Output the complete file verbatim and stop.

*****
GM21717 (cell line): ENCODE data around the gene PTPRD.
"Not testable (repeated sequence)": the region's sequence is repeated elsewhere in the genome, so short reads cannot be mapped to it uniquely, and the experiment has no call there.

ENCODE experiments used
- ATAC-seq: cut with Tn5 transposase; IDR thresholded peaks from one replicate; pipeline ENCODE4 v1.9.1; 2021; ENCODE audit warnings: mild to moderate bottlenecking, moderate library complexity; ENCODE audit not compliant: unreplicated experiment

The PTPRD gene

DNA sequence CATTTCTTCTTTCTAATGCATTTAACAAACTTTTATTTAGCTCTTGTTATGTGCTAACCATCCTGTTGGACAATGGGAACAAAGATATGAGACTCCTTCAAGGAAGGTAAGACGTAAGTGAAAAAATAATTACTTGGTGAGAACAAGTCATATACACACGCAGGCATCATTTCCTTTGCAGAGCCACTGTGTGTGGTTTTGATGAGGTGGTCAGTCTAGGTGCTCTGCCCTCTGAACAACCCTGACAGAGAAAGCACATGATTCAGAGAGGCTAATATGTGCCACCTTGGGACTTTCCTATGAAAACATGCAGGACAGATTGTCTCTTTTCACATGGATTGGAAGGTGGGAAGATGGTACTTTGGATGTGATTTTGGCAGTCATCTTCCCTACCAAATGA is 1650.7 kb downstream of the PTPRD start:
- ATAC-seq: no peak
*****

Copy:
GM21717 (cell line): ENCODE data around the gene PTPRD.
"Not testable (repeated sequence)": the region's sequence is repeated elsewhere in the genome, so short reads cannot be mapped to it uniquely, and the experiment has no call there.

ENCODE experiments used
- ATAC-seq: cut with Tn5 transposase; IDR thresholded peaks from one replicate; pipeline ENCODE4 v1.9.1; 2021; ENCODE audit warnings: mild to moderate bottlenecking, moderate library complexity; ENCODE audit not compliant: unreplicated experiment

The PTPRD gene

DNA sequence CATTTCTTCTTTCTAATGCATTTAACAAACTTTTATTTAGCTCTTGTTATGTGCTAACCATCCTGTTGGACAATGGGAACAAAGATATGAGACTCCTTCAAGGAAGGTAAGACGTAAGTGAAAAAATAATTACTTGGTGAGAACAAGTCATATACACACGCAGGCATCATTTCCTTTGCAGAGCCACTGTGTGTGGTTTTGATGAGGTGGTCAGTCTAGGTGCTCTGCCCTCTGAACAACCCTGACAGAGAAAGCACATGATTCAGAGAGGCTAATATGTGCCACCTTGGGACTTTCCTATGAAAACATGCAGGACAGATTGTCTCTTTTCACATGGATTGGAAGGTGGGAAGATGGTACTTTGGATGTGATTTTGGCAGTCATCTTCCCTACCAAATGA is 1650.7 kb downstream of the PTPRD start:
- ATAC-seq: no peak